Nevada is ridiculous when it comes to coyote hunting. The central portion of Nevada is great for coyotes and although there are tons of private ranches, many will let hunters pursue song dogs during the winter long after the big game hunting seasons have come to an end. I have hunted there and I have felt like I had entire counties to myself with coyotes running everywhere. As a bonus, Nevada has the best quality western bobcats in the country and those little furballs fetch a hefty price at any fur markets.
Kansas is also hard to beat for coyotes. Since the great fur market crashes of the 1980’s and 1990’s, professional dog hunters and trappers have virtually ceased to exist, leaving the bulk of coyote harvesting for the sport hunter. They are located in all parts of the state and although Kansas is a Midwestern state, the coyotes are still considered ‘western’ so their fur is very desirable and worth the effort.
Much of what makes Kansas a good coyote state applies to Nebraska as well, but the western part of the state beats western Kansas in coyote habitat. Hunting these dogs can be done throughout the entire state and winter permission is a great way get set up on virgin animals that are only used to big game hunters.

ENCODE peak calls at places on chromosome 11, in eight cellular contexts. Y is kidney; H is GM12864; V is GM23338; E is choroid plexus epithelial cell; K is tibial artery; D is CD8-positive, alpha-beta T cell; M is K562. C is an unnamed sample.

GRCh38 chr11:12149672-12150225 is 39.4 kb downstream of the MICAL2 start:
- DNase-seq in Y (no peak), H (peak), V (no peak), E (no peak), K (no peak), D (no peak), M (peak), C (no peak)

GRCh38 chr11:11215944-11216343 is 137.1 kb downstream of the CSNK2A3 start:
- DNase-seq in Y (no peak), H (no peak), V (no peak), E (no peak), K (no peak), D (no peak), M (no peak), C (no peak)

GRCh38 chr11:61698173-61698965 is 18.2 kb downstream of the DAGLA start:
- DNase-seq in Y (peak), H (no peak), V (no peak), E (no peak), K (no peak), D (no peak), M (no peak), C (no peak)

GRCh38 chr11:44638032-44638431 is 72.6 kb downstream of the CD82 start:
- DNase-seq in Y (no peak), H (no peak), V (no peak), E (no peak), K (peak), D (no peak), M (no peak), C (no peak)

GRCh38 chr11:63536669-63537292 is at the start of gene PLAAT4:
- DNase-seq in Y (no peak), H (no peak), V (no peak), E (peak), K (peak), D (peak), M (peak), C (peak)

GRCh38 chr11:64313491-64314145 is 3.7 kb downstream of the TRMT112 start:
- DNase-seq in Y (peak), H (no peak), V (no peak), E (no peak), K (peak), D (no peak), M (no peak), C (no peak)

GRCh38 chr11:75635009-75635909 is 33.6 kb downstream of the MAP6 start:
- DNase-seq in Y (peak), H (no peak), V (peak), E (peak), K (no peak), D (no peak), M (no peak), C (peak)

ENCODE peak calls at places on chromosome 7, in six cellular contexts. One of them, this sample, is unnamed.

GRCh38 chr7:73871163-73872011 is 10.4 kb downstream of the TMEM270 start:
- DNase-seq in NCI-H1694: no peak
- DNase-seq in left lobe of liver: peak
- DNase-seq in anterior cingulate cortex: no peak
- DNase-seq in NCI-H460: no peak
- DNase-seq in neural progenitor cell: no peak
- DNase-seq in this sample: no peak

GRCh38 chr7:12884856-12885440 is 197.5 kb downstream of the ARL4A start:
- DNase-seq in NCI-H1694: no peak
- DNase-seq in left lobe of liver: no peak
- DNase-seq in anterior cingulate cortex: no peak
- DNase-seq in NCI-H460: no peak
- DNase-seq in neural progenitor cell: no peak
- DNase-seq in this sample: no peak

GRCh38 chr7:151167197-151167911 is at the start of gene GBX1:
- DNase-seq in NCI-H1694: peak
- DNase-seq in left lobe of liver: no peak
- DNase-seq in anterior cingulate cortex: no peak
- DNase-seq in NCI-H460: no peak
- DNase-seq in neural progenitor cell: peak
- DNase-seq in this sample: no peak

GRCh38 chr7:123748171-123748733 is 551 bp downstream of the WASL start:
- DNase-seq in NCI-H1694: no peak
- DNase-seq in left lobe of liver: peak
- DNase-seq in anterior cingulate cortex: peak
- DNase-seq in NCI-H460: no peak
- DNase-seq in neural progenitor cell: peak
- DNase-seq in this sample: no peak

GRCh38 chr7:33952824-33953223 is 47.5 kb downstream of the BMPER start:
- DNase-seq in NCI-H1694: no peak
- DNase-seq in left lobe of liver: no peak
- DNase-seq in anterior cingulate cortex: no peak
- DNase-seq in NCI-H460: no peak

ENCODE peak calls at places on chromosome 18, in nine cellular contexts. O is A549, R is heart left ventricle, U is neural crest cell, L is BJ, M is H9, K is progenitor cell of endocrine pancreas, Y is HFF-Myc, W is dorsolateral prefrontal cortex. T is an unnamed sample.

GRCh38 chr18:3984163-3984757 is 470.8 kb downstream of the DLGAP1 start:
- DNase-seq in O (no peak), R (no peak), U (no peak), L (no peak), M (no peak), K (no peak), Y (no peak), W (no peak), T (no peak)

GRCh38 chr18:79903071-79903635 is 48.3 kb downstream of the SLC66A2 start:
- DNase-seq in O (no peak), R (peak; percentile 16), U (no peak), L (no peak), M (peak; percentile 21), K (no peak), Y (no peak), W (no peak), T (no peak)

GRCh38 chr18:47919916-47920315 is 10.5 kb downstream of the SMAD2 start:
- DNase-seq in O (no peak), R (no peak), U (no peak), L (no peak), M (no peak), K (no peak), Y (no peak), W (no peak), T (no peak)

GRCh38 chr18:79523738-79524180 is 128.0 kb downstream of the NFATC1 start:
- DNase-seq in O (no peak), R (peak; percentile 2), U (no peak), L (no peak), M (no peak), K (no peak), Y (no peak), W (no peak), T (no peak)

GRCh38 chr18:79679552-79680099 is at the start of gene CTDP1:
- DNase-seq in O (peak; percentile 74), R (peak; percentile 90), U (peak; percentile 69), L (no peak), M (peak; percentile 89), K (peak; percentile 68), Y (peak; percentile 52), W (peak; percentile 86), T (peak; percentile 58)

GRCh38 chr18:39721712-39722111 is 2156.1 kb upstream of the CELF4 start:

Colorado’s massive number of national forests make it a hard state to beat for coyote hunting. With cold weather and higher altitudes, their coyotes are very prime and very hungry. Callers can find good success on animals that have never been hunted. Not having to spend large chunks of time asking for permission makes a big difference when it comes to enjoyable hunting trips, so the BLM and national forests are an invaluable asset.
Wyoming is a hunter’s paradise when it comes to coyotes. With wide open spaces and plenty of food and water, the Cowboy State offers 17.5 million public acres to hunt on. Night hunting is legal in Wyoming and there are plenty of reflective eyes to concentrate on as coyote populations are at good levels. There are plenty of bobcats and badgers as well.